Taking Children seriously in addressing global challenges
Title: Positioning young children as active participants in sustainability: The contribution of research to early childhood education for sustainability
Time: Monday 29 June, 16:00 - 17:30
Place: Hovrätten, Room T219
In an era of increasing global environmental/sustainability concerns, it is essential to challenge old ways of being, based in individualism, towards collective ways of living sustainable futures. The research group, Transnational Dialogues in Research in Early Childhood Education for Sustainability (TND ECEfS), instigated in 2010, comprises some twenty participants from Europe, Scandinavia, the Asia-Pacific, North America and Australasia. This group recently documented their research and theorising about early childhood education for sustainability (ECEfS) in a publication entitled Research in Early Childhood Education for Sustainability: International perspectives and provocations (Davis & Elliott, 2014). Young children as active participants in sustainability have been explicitly identified by the research group as core to ECEfS.
This international dialogic led to eighteen academic chapters in this world-first research text on ECEfS. The analysis of commonalties and contrasts forms the basis of this symposium. Clusters around three key themes were revealed: 1. A small, but significant cluster identified core values and ethics as offering opportunities for deep reflection on ECEfS; 2. A cluster reflecting the impacts of diverse historical and sociocultural contexts; and, 3. The largest cluster, offering broad coverage of curriculum and pedagogy issues, building on the historical practitioner base of ECEfS. In moving beyond the dominance of this latter research orientation, we challenge researchers and practitioners alike to engage in deep reflection about the ethics and values of sustainability and explore the historical and sociocultural contexts in which our ways of being are constructed. We believe, as early childhood educators, we have an ethical responsibility to address the urgency for transformative change necessary for sustainable living; as researchers, we have responsibilities to investigate, through diverse theoretical lenses, the why’s and how’s of ECEfS.
This symposium will commence with an overview of the three clusters of research identified within the text and then offers individual presentations by international members of the TND to elaborate on their research perspectives and findings.
Assoc. Prof. Julie Davis (Australia)
Julie is Associate Professor in the School of Early Childhood, Queensland University of Technology and has been teaching, advocating for, and researching in this field for over 20 years. She edited the first textbook on this subject, Young Children and the Environment: Early Learning for Sustainability (Cambridge University Press, 2010).
Dr Sue Elliott (Australia)
Sue is a Senior Lecturer in the School of Education at the University of New England, Armidale, NSW. She has been engaged in early childhood education for sustainability advocacy and practice over two decades. Sue is an acknowledged author and has ongoing involvement in education for sustainability research and consultancy.
Dr Eva Arlemalm-Hagser (Sweden)
Eva Ärlemalm-Hagsér, PhD, has a background as a preschool teacher. She is a senior lecturer within teacher education at Mälardalen University. Her main interests are early childhood education with a child oriented approach, focusing on the lived curriculum. In the last years, her research focus is on outdoor play and learning and education for sustainability.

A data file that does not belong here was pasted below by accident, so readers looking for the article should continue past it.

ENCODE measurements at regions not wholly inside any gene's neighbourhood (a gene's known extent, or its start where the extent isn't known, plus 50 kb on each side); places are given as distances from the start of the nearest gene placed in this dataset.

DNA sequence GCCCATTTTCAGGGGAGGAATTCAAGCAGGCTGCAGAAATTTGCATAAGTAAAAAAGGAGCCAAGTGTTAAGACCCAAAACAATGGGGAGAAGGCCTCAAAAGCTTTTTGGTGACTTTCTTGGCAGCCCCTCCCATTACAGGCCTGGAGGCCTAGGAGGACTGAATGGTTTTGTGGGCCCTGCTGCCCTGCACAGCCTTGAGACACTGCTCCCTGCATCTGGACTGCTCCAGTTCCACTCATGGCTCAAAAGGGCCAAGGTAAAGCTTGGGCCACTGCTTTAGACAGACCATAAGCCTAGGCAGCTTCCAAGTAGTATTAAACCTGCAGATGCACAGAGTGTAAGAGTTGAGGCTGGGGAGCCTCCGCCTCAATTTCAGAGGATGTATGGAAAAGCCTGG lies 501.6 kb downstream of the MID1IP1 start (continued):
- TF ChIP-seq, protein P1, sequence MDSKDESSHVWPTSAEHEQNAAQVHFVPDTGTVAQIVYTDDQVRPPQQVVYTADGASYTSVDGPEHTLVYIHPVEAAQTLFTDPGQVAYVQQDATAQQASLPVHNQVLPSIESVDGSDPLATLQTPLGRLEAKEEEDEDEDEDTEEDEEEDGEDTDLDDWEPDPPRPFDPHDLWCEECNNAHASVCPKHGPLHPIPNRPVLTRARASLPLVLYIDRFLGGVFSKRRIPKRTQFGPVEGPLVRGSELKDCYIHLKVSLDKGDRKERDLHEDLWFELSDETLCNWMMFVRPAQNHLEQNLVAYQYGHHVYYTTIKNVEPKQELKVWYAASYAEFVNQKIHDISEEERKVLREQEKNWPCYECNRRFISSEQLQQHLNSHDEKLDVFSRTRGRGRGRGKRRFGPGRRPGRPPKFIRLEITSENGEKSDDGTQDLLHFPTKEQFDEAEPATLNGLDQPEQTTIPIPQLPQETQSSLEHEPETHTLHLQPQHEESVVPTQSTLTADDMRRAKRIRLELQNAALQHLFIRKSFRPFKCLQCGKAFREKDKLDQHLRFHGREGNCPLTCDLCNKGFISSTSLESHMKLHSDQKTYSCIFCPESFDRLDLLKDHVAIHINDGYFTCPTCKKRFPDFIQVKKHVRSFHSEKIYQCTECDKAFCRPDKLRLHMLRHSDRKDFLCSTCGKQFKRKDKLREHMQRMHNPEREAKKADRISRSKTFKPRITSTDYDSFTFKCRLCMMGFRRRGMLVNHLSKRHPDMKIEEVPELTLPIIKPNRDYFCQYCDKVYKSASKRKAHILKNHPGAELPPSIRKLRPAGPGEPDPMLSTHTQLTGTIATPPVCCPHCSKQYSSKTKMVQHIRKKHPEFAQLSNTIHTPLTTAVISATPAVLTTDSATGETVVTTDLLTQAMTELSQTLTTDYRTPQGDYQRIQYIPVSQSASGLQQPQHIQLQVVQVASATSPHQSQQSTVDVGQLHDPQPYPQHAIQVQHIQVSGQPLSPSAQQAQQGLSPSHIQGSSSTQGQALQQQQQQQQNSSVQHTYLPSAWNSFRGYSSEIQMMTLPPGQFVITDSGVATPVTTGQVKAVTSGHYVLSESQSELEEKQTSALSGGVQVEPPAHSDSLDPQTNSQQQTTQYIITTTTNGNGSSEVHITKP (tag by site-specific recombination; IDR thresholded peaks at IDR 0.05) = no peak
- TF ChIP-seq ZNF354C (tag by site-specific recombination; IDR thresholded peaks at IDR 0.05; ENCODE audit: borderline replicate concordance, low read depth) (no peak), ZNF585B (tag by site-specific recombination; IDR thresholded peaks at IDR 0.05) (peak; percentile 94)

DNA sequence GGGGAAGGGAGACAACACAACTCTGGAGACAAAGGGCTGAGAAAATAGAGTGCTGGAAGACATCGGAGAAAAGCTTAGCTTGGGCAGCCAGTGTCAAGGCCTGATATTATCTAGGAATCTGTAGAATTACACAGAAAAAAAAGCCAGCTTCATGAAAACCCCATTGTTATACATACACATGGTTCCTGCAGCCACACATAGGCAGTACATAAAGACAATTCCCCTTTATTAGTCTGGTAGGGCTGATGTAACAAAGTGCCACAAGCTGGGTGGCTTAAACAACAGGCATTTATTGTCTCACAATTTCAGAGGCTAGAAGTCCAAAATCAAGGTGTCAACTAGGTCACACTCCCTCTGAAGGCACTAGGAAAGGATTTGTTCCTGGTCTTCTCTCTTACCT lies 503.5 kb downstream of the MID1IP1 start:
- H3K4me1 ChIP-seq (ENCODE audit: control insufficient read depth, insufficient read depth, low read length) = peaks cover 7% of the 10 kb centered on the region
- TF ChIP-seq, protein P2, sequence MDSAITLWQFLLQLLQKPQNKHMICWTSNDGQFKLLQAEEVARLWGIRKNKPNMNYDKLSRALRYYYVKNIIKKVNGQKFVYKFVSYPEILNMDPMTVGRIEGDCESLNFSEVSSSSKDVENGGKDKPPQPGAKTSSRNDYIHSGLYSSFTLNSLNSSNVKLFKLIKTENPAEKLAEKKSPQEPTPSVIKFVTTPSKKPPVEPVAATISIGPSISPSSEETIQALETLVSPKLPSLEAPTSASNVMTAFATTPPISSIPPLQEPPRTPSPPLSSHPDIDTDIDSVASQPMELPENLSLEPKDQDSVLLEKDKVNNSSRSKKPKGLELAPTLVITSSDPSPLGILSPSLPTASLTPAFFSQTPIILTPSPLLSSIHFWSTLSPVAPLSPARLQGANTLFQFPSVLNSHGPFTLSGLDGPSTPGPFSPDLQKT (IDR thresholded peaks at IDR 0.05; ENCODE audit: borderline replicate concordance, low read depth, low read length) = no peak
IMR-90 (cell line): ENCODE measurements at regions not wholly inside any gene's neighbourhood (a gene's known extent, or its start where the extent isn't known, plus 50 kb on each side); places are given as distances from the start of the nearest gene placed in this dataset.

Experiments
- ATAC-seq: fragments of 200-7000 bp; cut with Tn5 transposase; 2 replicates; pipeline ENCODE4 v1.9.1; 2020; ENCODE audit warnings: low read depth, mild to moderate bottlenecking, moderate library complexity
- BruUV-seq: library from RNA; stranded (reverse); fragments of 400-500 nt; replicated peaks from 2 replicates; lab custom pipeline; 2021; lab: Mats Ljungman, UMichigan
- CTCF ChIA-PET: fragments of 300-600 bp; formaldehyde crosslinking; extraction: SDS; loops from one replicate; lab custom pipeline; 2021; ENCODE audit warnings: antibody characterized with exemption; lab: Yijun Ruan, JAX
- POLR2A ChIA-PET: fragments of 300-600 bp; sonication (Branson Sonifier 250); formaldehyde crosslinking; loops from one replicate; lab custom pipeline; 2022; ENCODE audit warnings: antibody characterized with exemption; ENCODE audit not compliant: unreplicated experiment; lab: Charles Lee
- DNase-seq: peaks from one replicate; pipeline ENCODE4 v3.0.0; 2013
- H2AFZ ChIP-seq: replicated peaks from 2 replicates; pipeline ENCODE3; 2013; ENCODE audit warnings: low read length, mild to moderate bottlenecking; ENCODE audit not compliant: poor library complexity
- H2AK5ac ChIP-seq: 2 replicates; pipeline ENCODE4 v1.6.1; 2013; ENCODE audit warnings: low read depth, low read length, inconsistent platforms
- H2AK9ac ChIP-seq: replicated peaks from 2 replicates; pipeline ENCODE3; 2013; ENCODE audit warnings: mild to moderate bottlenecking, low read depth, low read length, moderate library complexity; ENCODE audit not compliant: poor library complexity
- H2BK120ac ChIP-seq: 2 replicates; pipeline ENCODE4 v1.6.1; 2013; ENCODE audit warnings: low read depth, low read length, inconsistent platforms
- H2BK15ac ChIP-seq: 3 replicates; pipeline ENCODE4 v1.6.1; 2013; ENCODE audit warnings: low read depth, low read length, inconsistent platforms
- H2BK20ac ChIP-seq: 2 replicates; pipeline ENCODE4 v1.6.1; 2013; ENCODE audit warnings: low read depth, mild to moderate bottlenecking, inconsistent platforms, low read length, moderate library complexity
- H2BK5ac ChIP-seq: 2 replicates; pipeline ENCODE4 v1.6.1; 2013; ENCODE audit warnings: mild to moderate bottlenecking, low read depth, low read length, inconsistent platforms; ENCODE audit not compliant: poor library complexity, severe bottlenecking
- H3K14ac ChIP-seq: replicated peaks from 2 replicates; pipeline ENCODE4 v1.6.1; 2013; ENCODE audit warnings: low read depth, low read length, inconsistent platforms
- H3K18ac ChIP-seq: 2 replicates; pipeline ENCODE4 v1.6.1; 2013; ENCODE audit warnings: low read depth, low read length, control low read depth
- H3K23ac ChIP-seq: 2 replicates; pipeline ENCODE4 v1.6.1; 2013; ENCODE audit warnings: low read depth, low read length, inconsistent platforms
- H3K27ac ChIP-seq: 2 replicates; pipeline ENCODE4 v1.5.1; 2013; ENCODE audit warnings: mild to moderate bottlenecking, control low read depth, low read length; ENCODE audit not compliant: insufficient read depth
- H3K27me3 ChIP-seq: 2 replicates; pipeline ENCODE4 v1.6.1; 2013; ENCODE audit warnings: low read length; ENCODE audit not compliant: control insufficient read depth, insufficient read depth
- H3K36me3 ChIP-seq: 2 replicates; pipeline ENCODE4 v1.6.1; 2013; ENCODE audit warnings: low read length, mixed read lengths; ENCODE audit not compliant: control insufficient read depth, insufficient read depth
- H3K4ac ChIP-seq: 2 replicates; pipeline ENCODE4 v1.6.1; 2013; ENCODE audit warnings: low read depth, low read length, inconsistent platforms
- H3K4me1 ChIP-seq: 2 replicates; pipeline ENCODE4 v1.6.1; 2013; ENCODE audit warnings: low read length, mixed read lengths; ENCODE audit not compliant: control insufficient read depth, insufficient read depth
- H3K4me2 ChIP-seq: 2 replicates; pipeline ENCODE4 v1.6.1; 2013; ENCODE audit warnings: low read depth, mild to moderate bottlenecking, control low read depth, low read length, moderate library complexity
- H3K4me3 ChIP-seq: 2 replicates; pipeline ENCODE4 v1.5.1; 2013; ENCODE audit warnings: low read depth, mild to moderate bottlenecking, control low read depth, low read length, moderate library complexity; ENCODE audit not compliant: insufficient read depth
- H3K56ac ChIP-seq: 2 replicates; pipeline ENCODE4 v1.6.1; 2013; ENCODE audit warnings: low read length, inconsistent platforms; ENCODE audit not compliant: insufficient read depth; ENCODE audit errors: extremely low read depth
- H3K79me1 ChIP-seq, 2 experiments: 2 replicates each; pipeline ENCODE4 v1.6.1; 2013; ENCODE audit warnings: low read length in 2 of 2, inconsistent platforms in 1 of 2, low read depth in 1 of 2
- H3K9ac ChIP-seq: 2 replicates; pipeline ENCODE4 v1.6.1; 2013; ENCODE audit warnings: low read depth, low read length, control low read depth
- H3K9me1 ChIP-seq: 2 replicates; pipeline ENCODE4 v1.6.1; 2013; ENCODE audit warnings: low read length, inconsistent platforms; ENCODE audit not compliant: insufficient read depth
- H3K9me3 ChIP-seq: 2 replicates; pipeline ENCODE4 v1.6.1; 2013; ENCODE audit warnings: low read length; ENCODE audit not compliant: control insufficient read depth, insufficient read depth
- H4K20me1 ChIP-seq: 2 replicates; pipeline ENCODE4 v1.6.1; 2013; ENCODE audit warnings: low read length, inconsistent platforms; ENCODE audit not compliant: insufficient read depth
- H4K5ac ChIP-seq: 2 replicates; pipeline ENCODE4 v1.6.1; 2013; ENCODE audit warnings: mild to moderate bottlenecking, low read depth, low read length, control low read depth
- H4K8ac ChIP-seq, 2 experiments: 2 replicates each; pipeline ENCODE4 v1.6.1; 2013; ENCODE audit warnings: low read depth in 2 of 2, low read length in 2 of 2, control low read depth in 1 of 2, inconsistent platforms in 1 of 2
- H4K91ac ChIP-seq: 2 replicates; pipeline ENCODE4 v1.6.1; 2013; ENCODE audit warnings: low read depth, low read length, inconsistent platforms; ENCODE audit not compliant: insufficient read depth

Dr. Lyndal O’Gorman (Australia)
Dr. Lyndal O’Gorman is Senior Lecturer and researcher in the Arts and Education for Sustainability in the QUT School of Early Childhood. Lyndal is a committee member of the Queensland Early Childhood Sustainability Network. Her research interests include Early childhood education for sustainability; Early childhood arts education; Preservice teacher education; and Interdisciplinary approaches to EfS in teacher education
Dr. Ingrid Engdahl (Sweden)
Dr. Ingrid Engdahl is deputy head of the Department of Child and Youth Studies at Stockholm University, Sweden. Her main interests are early childhood education with a child oriented approach, focusing on infants and toddlers, and education for sustainability. She serves as the national president of OMEP Sweden (Organisation Mondiale pour l'Éducation Préscolaire).
Dr. Barbara Sageidet (Norway)
Dr. Barbara Sageidet is associate professor at the Department of Early Childhood Education, University of Stavanger, Norway. Her research focus is on sustainability, science education, and inquiry learning in the kindergarten. Her PhD is related to ecology, soil sciences and paleoecology.
Okjong Ji (Korea)
Okjong Ji is a professor in ECE of KNUT. She has tried an application of the project approach for ECEfS. For this, she is supervising 8 institutions. ‘The park project’ by the institutions received an award from the Korean National Commission for UNESCO as an excellent case of ESD in 2012.
Michiko Inoue (Japan)
Michiko Inoue is Professor in the School of Early Childhood, Faculty of Education, Osaka Ohtani University (Osaka, Japan). Her research interest is focused on early childhood environmental education and education for sustainability. She has Master of Science (biology) and PhD (Environmental education).
Glynne Mackey (New Zealand)
Glynne Mackey is a senior lecturer in early childhood programs at the University of Canterbury, Christchurch, New Zealand. Her research and teaching focuses on sustainability across a range of contexts to include natural environments, ecojustice, social justice, young children’s agency, democratic processes and building peaceful relationships.